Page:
AT&T Inc. (T:US), the largest U.S. phone company, posted second-quarter profit that beat analysts’ estimates after paying less money in subsidies to get wireless customers to buy new smartphones.
Net income attributable to AT&T climbed 8.7 percent to $3.9 billion, or 66 cents a share, from $3.59 billion, or 60 cents, a year earlier, Dallas-based AT&T said today in a statement. Analysts projected 63 cents a share on average, according to data compiled by Bloomberg. Sales rose less than 1 percent to $31.6 billion, compared with an estimate of $31.7 billion.
AT&T added 320,000 monthly contract customers, a smaller number than a year earlier. While the decline is bad for sales growth, it means the company doled out fewer dollars in subsidies -- the payments that make it easier for customers to afford the latest phones. The lack of a new iPhone from Apple Inc. (AAPL:US) contributed to the lull in subsidy payments, said Joe Bonner, an analyst with Argus Research in New York.
“It’s all related to the iPhone cycle,” said Bonner, who has a hold rating (T:US) on AT&T shares. “Margins go up without the iPhone, and they go down when they have to pay Apple all those subsidies.”
AT&T shares (T:US) were little changed, trading at $35.27 at 9:51 a.m. in New York. The stock had climbed 17 percent this year.
Analysts had estimated 236,182 new subscribers, according to a Bloomberg survey of 11 analysts. The contract-customer gains lagged behind the 888,000 at Verizon Wireless, AT&T’s biggest rival. While AT&T leads in total phone revenue, Verizon has more wireless customers.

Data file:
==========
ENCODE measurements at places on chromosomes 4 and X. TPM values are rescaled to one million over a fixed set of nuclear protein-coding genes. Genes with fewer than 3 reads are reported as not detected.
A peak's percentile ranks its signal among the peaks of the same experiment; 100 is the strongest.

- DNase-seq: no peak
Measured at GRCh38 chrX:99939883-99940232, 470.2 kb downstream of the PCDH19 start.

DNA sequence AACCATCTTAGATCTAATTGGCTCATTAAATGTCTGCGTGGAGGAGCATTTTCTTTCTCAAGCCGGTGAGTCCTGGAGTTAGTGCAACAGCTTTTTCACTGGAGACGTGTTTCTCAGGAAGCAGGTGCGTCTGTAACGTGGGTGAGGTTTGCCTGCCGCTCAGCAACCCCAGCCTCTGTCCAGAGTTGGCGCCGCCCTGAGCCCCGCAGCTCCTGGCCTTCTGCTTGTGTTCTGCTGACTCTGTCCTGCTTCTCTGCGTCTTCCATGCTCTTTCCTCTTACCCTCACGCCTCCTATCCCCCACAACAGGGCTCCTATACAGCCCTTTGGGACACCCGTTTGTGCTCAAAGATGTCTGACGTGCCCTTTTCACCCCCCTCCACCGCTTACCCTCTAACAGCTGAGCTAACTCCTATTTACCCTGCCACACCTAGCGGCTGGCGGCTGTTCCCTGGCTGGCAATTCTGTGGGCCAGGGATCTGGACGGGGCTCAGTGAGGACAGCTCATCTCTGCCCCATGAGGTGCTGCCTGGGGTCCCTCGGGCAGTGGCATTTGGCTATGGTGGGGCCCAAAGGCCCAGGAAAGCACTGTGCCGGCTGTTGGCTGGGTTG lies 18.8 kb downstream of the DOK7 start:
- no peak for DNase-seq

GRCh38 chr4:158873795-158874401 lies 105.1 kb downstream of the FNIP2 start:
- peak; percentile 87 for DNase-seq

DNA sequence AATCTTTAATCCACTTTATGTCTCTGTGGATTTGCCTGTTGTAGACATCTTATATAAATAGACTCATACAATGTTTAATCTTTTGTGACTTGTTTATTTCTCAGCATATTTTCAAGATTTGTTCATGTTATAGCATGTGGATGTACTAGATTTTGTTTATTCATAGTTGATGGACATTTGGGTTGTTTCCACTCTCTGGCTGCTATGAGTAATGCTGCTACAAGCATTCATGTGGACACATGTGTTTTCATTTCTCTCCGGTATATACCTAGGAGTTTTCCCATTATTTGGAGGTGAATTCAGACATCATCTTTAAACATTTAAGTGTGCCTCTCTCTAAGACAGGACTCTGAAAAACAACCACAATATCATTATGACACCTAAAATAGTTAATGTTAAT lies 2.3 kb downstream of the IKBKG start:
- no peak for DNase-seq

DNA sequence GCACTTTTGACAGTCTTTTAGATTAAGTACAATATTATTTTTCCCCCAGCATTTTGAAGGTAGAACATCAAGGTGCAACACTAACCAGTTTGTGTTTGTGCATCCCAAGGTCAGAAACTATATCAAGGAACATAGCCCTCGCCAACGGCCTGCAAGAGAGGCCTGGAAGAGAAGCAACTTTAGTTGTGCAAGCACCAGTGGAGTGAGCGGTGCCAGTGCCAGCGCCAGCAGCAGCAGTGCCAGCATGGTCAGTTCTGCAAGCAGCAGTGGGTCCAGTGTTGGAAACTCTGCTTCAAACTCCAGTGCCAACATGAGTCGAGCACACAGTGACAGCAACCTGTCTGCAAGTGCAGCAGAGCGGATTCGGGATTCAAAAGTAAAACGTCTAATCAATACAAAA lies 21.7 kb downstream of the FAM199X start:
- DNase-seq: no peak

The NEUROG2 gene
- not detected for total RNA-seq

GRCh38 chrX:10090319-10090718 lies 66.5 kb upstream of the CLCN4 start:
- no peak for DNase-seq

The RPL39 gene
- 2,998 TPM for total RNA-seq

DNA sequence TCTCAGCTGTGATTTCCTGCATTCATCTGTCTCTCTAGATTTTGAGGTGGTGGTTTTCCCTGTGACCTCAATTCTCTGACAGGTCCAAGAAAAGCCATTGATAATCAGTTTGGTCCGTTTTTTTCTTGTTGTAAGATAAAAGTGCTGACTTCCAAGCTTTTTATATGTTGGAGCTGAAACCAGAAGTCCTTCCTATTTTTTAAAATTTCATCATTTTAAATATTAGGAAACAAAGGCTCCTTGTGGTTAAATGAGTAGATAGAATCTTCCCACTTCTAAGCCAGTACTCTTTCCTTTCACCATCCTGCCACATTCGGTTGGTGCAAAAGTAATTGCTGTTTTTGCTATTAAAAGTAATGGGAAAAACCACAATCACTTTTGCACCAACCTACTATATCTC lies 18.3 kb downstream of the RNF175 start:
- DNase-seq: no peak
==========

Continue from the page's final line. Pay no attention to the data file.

AT&T activated 3.7 million iPhones, compared with the 4.3 million sold in the first quarter. The company also sold 219,000 tablets, a drop from the 240,000 tablets sold in the first quarter.
Offering smartphones, including the iPhone, takes a toll on carriers’ profit margins because they typically sell the phones at a loss to lure subscribers into two-year contracts. Users of the iPhone and other smartphones are lucrative in the long run because they spend money more each month to browse the Web, send e-mail and watch videos.
Wireless margins widened to 45 percent. That was up from first-quarter margin of 41.6 percent and topped the 42.2 percent estimate average based on a Bloomberg survey.
AT&T also saw a 1.7 percent rise in the size of wireless bills, lifted by more people buying data plans. The average revenue per monthly subscriber increased to $64.93. The average estimate was $65.04, according to the Bloomberg survey.
Sales from AT&T’s land-line business fell 0.8 percent to $14.9 billion. The carrier lost 96,000 Internet customers, which AT&T blamed on seasonal trends. AT&T added 155,000 U-verse television subscribers, compared with the 200,000 in the first quarter.
AT&T’s second-quarter capital spending (T:US) totaled $4.48 billion, down 15 percent from $5.27 billion a year earlier. The company is cutting costs by jettisoning slower-growth businesses. That includes selling its Yellow Pages directory unit to Cerberus Capital Management LP in May for $950 million.
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